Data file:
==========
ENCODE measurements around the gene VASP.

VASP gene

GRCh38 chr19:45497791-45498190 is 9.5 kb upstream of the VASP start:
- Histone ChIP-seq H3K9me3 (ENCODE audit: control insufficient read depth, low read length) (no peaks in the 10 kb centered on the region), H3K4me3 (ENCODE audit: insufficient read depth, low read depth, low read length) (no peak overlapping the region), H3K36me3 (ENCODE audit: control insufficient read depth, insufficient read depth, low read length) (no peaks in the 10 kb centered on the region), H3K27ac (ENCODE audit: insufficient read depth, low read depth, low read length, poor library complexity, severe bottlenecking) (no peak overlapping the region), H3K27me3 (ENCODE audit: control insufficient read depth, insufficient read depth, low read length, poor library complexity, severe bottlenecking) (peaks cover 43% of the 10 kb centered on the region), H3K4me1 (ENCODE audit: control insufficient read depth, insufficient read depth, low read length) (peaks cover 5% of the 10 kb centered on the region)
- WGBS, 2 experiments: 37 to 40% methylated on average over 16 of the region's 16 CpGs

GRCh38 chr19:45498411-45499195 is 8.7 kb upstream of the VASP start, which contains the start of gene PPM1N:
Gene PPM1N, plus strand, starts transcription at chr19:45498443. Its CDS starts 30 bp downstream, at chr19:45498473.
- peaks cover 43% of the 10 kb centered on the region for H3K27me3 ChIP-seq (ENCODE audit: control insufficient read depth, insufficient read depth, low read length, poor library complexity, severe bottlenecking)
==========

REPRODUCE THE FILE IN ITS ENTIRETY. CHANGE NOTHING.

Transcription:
ENCODE measurements around the gene VASP.

VASP gene

GRCh38 chr19:45497791-45498190 is 9.5 kb upstream of the VASP start:
- Histone ChIP-seq H3K9me3 (ENCODE audit: control insufficient read depth, low read length) (no peaks in the 10 kb centered on the region), H3K4me3 (ENCODE audit: insufficient read depth, low read depth, low read length) (no peak overlapping the region), H3K36me3 (ENCODE audit: control insufficient read depth, insufficient read depth, low read length) (no peaks in the 10 kb centered on the region), H3K27ac (ENCODE audit: insufficient read depth, low read depth, low read length, poor library complexity, severe bottlenecking) (no peak overlapping the region), H3K27me3 (ENCODE audit: control insufficient read depth, insufficient read depth, low read length, poor library complexity, severe bottlenecking) (peaks cover 43% of the 10 kb centered on the region), H3K4me1 (ENCODE audit: control insufficient read depth, insufficient read depth, low read length) (peaks cover 5% of the 10 kb centered on the region)
- WGBS, 2 experiments: 37 to 40% methylated on average over 16 of the region's 16 CpGs

GRCh38 chr19:45498411-45499195 is 8.7 kb upstream of the VASP start, which contains the start of gene PPM1N:
Gene PPM1N, plus strand, starts transcription at chr19:45498443. Its CDS starts 30 bp downstream, at chr19:45498473.
- peaks cover 43% of the 10 kb centered on the region for H3K27me3 ChIP-seq (ENCODE audit: control insufficient read depth, insufficient read depth, low read length, poor library complexity, severe bottlenecking)